• golden shell
  • ideal for carving
  • Weight about 5 kg
  • Maturity 90 days

Large Pumpkin 20k Gold F1

  • Weight 10kg
  • evenly ribbed
  • extremely resistant variety
  • Maturation time 110 days

Orange Smoothie F1

  • smooth shell for painting
  • Weight: 3 to 4 kg
  • also suitable for consumption
  • Maturation time about 95 days

Jack O’Lantern

  • Weight: 5 to 6 kg
  • the classic lantern pumpkin
  • can also be eaten
  • rich yellow shell
  • Maturation time up to 110 days

Ornamental Pumpkin Varieties

Turk’s Turban – Aladdin’s Pumpkin

  • popular ornamental gourd in various sizes
  • flat shape with thick bulges in the middle
  • tasty pulp
  • Maturity 105 days

Bottle Gourds

  • diverse sub-varieties
  • up to 6 mm thick shell
  • can be worked like wood
  • Gooseneck fruits
  • Maturation time 100 to 120 day

Casperita F1 PMT

  • white mini pumpkin
  • Weight 200 to 400g
  • durable
  • Maturity 90 days

Hubba Bubba F1

  • Weight 1kg to 2kg
  • bright red skin
  • compact shaped fruit
  • Maturation time 95 days

Bungkan 021

  • weight up to 1 kg
  • nicely ribbed
  • rich dark green changes to deep ochre
  • Maturation time approx. 100 days

Pattison – Flying saucer

  • Diameter 10cm to 25cm
  • in different colors
  • flat shape with a wavy edge
  • aromatic pulp
  • Maturation time 95 days

Greys & Crowns

Hungarian Blue

  • blue-gray flat-topped pumpkin
  • Weight 4kg to 9kg
  • decorative and delicious at the same time
  • Maturation time 110 days

Brians Grey F1

  • Classic from Australia
  • grey, slightly ribbed fruit
  • Weight 6kg
  • Maturation time 110 days

F1 tailoring

  • the small, gray gourds from Asia
  • Diameter up to 20 cm
  • Weight 1.5kg to 2kg
  • Maturation time 95 to 100 days

Flat White Boer van Niekerk

  • strongly flattened shape
  • white shell
  • Flesh very sweet
  • Weight 10kg to 15kg
  • Maturation time 110 to 120 days

Giant Pumpkin Varieties

Riesenkürbis Atlantic Giant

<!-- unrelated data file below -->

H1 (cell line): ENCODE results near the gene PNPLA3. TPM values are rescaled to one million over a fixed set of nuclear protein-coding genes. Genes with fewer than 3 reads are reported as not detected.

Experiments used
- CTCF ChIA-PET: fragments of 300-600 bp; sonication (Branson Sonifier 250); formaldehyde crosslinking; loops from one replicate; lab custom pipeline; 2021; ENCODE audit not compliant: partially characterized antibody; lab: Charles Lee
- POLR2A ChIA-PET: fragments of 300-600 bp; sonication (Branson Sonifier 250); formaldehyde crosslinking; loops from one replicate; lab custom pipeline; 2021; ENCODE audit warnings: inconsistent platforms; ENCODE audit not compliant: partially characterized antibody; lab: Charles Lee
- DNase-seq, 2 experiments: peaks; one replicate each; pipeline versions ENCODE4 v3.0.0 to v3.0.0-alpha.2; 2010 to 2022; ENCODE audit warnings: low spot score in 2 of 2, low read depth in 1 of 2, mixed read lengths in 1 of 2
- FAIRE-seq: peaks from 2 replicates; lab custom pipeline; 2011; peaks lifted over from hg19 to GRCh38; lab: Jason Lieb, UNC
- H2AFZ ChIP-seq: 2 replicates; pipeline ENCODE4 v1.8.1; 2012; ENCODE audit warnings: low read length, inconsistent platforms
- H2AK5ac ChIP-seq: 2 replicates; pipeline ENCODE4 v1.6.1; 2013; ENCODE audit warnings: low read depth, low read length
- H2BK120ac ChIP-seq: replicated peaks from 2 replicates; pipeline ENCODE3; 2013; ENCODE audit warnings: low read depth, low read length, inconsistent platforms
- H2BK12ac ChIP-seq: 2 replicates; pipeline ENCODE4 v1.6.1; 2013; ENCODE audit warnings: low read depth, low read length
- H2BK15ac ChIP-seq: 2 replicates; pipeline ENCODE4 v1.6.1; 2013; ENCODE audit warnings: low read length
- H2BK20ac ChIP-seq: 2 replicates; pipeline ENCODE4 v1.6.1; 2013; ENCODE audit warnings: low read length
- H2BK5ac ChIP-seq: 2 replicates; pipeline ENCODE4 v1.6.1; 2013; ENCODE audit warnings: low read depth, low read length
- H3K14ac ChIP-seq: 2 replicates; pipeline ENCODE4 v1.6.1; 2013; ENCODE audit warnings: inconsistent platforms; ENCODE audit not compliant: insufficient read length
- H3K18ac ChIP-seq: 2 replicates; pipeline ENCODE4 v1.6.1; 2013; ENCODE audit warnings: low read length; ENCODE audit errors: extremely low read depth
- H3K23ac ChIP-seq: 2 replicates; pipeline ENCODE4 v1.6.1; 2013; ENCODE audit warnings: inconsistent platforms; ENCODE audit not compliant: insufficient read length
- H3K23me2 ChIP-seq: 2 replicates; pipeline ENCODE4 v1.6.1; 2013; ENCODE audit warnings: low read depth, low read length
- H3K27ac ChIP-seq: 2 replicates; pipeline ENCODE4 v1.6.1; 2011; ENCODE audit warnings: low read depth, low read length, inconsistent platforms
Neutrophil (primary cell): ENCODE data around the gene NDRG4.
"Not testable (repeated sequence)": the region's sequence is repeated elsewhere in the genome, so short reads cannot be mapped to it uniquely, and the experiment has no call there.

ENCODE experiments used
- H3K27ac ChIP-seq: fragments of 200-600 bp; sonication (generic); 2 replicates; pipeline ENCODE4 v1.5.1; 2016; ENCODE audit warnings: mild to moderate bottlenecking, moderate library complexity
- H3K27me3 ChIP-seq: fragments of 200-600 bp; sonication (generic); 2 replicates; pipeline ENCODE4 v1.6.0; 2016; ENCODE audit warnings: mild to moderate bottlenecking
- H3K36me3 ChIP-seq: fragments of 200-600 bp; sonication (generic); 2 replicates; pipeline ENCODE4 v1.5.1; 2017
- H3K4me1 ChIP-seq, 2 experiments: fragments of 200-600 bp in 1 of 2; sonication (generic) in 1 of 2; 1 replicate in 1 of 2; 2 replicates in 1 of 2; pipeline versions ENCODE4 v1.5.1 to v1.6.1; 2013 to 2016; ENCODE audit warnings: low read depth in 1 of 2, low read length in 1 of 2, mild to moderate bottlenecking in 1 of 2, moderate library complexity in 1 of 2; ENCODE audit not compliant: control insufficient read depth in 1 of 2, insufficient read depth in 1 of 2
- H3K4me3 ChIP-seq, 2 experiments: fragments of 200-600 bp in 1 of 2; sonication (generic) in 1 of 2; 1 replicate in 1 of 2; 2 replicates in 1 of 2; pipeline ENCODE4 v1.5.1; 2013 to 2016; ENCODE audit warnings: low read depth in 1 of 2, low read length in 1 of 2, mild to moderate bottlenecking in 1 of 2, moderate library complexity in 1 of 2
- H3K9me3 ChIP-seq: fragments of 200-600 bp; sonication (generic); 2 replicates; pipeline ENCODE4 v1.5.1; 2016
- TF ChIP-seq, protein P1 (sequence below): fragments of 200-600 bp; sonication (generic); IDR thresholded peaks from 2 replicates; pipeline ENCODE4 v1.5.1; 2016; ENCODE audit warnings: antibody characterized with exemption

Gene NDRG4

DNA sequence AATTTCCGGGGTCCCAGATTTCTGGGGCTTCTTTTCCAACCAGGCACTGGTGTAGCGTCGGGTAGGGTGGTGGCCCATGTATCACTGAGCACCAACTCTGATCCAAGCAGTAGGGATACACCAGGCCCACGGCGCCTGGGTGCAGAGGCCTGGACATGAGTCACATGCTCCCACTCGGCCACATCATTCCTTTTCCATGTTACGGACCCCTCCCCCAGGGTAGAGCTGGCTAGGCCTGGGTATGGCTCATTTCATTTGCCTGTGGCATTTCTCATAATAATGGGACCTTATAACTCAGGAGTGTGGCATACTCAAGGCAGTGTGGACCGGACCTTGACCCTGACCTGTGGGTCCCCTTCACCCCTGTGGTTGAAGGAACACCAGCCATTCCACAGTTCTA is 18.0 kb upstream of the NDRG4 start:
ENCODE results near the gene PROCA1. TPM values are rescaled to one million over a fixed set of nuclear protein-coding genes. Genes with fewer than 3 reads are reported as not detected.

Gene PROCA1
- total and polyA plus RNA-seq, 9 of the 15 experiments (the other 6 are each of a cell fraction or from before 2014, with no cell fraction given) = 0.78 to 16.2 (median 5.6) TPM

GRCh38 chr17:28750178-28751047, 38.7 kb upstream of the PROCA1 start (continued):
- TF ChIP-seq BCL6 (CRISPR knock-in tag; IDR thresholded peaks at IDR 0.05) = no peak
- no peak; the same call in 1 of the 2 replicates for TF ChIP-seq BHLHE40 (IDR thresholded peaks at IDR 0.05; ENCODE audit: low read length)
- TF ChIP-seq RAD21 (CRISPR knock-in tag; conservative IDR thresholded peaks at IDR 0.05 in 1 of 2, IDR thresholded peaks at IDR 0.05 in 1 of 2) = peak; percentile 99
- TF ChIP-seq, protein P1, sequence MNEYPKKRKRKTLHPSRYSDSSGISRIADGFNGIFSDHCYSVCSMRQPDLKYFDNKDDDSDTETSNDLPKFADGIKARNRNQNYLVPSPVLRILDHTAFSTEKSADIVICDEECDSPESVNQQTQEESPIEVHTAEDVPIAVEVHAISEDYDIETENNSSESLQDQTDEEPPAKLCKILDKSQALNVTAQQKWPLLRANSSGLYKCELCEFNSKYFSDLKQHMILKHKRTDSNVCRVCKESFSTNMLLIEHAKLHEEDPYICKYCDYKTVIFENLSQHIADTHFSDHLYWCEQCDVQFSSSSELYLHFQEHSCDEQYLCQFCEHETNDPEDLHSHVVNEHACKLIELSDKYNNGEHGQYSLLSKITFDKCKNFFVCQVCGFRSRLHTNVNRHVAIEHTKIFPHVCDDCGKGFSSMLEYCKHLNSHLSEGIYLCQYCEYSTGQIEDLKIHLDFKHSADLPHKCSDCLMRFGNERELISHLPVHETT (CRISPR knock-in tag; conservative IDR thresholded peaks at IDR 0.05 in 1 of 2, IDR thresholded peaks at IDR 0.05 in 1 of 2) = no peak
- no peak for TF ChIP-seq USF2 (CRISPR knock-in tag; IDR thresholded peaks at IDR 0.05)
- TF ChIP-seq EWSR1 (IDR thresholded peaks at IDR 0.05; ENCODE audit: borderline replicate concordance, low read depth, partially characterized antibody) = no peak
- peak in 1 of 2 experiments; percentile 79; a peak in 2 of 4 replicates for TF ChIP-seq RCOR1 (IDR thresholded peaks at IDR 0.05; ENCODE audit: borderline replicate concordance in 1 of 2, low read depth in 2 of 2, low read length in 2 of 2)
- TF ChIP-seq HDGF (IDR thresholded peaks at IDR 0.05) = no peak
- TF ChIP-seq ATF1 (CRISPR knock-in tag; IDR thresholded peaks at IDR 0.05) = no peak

• Weight about 250 kg
  • has what it takes to become a record pumpkin
  • bright orange skin
  • delicious pulp
  • Ripening time 120 days

Giant Pumpkin Red Hundredweight

  • lives up to its name
  • rich red, decorative shell
  • delicate pulp
  • Maturation time 110 to 120 days

Giant Pumpkin Yellow Hundredweight

  • very light shell
  • yellow, mild flesh
  • well suited for jam and compote
  • lasts only a few weeks
  • Maturation time 120 days

Giant Bottle Gourds

  • exotic bottle shape of the fruit
  • particularly lush climbing
  • very hard shell
  • not suitable for consuming
  • Maturation time 120 to 200 days depending on the variety

In principle, more than 90% of all pumpkin varieties are edible. Only a few real ornamental gourds have no place in the kitchen because eating them upsets the stomach. A strict differentiation between ornamental and edible gourds can therefore hardly be made.

Grow a giant pumpkin

If the industrious gardener gets the ambition to grow an extra large pumpkin, some additional care work is required, because nothing can be left to chance. The recommended process of cultivation, planting and care is followed until the flowering of the squash plant is near the end. Then it’s time to select the one flower that will produce the record result. The expert hobby gardener takes some time for this process, because not every flower is suitable:

  • The flower is located at least 1.5 meters from the planting site.
  • The position of the flower ensures that the fruit stalk does not break off.
  • It is a female, closed flower.

All flowers that are not eligible are cut off, except for one reserve flower. A female flower can be recognized by the fact that it already bears the fruit of the pumpkin. Until it opens, it is encased in an insect screen to prevent uncontrolled pollination. As soon as the flower opens, the experienced gardener breaks off an open, male flower and removes the petals. The female flower is stripped of its protective covering against insects. Then both flowers are rubbed together so that pollination takes place. The insect repellent is then used for another 2 to 3 days. As soon as the mini pumpkin starts to grow, this is the signal that pollination has been successful. The reserve flower can then also be removed.

The water and nutrient requirements are understandably higher than with conventional rearing. However, an overdose must not occur, because in this case the goal of growing a record pumpkin is a long way off. In order to direct the energy of the plant into the pumpkin, the tendrils, which can be up to 5 meters long, are shortened to 3 meters. When the pumpkin has reached a diameter of 30 cm, it is high time to put it on a polystyrene block so that it does not rot. If you are really ambitious in this phase, you can cover the horticultural masterpiece with a foil or glass construction, because a heavy downpour or hailstorm would now have fatal consequences. With good care and a little bit of luck, a magnificent giant pumpkin weighing several hundred kilograms will thrive until autumn.

The pumpkin is another example of what Mother Nature and home gardeners can achieve together. It’s amazing to see what can come out of a tiny pumpkin seed. The result can be huge, extremely decorative, a culinary delight or all attributes at the same time. The annual pumpkin plant is amazingly easy to grow and care for, as long as it gets enough sun and warmth. Therefore, the pumpkin plant is a prime candidate for introducing children to home gardening.